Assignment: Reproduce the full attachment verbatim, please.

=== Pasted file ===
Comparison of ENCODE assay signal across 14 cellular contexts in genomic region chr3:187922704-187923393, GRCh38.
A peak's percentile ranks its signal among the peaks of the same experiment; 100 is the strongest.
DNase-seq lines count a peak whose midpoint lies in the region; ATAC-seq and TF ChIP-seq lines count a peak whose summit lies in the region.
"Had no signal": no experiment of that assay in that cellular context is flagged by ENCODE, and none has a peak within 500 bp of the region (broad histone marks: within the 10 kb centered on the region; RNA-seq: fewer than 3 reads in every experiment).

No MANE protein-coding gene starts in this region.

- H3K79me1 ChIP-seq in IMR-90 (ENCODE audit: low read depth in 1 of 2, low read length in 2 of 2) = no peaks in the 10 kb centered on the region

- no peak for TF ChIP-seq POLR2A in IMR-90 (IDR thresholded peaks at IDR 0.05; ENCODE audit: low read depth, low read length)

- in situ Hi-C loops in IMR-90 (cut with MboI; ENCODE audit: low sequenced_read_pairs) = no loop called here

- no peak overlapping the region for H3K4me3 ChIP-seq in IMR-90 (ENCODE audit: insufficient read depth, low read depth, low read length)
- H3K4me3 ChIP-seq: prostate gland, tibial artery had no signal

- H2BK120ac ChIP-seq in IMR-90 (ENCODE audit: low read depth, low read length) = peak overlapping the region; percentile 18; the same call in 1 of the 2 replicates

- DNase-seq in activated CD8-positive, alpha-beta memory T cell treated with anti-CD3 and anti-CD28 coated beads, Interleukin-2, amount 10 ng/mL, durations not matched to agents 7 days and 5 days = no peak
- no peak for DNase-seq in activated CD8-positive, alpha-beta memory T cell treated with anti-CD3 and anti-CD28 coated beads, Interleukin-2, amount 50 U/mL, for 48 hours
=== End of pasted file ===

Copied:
Comparison of ENCODE assay signal across 14 cellular contexts in genomic region chr3:187922704-187923393, GRCh38.
A peak's percentile ranks its signal among the peaks of the same experiment; 100 is the strongest.
DNase-seq lines count a peak whose midpoint lies in the region; ATAC-seq and TF ChIP-seq lines count a peak whose summit lies in the region.
"Had no signal": no experiment of that assay in that cellular context is flagged by ENCODE, and none has a peak within 500 bp of the region (broad histone marks: within the 10 kb centered on the region; RNA-seq: fewer than 3 reads in every experiment).

No MANE protein-coding gene starts in this region.

- H3K79me1 ChIP-seq in IMR-90 (ENCODE audit: low read depth in 1 of 2, low read length in 2 of 2) = no peaks in the 10 kb centered on the region

- no peak for TF ChIP-seq POLR2A in IMR-90 (IDR thresholded peaks at IDR 0.05; ENCODE audit: low read depth, low read length)

- in situ Hi-C loops in IMR-90 (cut with MboI; ENCODE audit: low sequenced_read_pairs) = no loop called here

- no peak overlapping the region for H3K4me3 ChIP-seq in IMR-90 (ENCODE audit: insufficient read depth, low read depth, low read length)
- H3K4me3 ChIP-seq: prostate gland, tibial artery had no signal

- H2BK120ac ChIP-seq in IMR-90 (ENCODE audit: low read depth, low read length) = peak overlapping the region; percentile 18; the same call in 1 of the 2 replicates

- DNase-seq in activated CD8-positive, alpha-beta memory T cell treated with anti-CD3 and anti-CD28 coated beads, Interleukin-2, amount 10 ng/mL, durations not matched to agents 7 days and 5 days = no peak
- no peak for DNase-seq in activated CD8-positive, alpha-beta memory T cell treated with anti-CD3 and anti-CD28 coated beads, Interleukin-2, amount 50 U/mL, for 48 hours